The demonisation of diesel

Since the beginning of 2017, the market has seen a decline in the number of new diesel registrations by nearly 25%, according to statistics from the Society of Motor Manufacturers and Traders. Performance-wise, new diesel cars in 2017 emitted around 12% less carbon dioxide into the atmosphere than equivalent models. This, experts say, suggests that the decline in buying diesel vehicles has resulted from a ‘demonisation’ of diesel.

Contributing factors

One of the contributors to this demonisation is that drivers could now pay between £20 and £500 more for the vehicle excise duty in the first year of ownership. This is dependent on whether their new diesel vehicle meets the most recent emissions standards. Another issue is the fear that the UK government will move up their 2040 ban on sales of new diesel and petrol cars to improve the UK’s progress towards climate targets.

The automotive industry is looking to leverage these shifting attitudes with the following tactics:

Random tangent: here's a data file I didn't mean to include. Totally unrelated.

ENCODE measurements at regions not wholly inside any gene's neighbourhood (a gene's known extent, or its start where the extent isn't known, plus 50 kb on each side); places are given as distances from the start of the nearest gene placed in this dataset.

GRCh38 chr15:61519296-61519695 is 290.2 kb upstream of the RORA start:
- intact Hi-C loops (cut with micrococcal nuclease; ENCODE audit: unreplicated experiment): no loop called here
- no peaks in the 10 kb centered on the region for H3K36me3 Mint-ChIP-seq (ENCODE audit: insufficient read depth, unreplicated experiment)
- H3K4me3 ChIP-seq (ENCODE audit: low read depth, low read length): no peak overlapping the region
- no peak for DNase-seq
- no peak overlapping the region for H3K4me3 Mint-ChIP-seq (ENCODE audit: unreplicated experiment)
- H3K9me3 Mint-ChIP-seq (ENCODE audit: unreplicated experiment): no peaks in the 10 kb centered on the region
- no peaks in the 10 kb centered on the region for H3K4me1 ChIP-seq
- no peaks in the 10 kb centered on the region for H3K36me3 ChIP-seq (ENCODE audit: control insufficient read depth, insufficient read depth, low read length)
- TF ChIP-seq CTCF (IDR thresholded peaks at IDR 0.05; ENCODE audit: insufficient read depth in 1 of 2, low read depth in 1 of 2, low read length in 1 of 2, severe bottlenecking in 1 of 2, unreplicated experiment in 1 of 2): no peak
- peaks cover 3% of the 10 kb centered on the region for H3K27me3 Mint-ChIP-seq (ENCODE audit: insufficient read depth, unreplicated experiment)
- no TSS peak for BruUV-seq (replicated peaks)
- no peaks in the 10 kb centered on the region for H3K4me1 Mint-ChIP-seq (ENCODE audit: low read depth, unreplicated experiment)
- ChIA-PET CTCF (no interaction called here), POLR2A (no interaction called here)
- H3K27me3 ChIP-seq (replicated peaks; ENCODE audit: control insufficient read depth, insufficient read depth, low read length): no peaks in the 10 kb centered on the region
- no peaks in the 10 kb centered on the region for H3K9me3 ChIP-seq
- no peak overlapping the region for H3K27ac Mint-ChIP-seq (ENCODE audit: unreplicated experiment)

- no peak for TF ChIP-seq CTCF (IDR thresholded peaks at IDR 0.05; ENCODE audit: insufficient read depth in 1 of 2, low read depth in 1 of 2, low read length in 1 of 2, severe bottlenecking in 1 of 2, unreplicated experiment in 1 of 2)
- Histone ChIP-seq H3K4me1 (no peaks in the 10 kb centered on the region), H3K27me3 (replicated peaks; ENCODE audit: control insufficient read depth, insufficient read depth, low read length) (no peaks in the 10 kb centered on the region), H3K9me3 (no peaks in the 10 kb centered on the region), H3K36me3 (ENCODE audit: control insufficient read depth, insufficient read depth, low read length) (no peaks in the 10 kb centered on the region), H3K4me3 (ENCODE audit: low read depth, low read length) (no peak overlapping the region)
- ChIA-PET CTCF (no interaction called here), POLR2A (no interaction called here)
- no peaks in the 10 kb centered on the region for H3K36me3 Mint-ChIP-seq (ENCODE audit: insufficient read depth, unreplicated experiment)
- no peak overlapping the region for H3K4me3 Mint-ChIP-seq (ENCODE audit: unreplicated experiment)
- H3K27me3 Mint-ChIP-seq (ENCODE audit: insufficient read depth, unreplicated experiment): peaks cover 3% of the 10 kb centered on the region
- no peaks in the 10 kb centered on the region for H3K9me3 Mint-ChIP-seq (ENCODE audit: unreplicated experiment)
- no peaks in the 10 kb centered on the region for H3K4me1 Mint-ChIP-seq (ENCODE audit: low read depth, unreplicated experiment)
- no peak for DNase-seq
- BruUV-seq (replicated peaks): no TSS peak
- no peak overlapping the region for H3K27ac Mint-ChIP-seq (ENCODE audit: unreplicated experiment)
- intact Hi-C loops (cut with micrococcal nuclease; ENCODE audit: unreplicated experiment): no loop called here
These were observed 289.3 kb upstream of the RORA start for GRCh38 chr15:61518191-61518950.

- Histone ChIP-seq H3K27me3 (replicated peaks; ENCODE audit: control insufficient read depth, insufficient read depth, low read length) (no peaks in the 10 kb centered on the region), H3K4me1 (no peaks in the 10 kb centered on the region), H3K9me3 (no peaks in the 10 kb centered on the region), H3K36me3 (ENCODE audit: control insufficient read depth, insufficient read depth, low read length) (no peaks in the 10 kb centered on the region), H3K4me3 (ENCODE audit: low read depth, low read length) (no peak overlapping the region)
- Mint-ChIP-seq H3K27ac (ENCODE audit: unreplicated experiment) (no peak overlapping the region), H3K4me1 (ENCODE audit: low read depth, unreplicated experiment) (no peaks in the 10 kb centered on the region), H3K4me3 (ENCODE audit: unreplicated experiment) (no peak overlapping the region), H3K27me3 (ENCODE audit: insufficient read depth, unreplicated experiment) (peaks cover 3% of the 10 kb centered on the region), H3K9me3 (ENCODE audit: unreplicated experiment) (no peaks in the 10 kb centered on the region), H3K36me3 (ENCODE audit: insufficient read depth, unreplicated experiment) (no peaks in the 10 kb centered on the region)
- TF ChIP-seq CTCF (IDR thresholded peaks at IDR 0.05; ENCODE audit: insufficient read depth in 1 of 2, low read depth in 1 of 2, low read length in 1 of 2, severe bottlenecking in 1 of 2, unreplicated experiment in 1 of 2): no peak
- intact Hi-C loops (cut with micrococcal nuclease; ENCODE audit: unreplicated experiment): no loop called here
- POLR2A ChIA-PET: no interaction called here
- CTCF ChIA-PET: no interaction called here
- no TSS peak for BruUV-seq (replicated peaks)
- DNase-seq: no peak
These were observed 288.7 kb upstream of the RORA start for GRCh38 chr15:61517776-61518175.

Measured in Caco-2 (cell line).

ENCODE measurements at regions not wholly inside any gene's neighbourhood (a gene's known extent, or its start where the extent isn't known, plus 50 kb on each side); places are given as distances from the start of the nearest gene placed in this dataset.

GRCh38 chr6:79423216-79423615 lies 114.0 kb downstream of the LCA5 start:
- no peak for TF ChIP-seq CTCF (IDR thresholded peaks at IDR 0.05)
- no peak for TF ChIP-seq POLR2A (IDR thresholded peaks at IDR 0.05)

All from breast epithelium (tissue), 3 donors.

• Offering buyers more enticing finance offers, as upfront costs are a key factor that puts people off buying electric.
• Educating customers that diesel vehicles have lower average carbon dioxide emissions than petrol ones.
• Increasing used car options to attract more buyers.

Traders everywhere will have observed the decline in new diesel registrations, and also that the market has clearly factored in the changes. However, the policies of the government seem to have sparked a revival in an appeal for petrol vehicles, rather than sending motorists into the electric or hybrid market.

Putting it in context

The increases and decreases reported don’t really tell the full story; in context, hybrids and electrics only represent a fraction of the full market, the decline in diesel doesn’t mean the industry is dead by a longshot. The automotive industry must still focus on offering the right used cars, and buyers should be looking for the solution that works best for them in the long-term.

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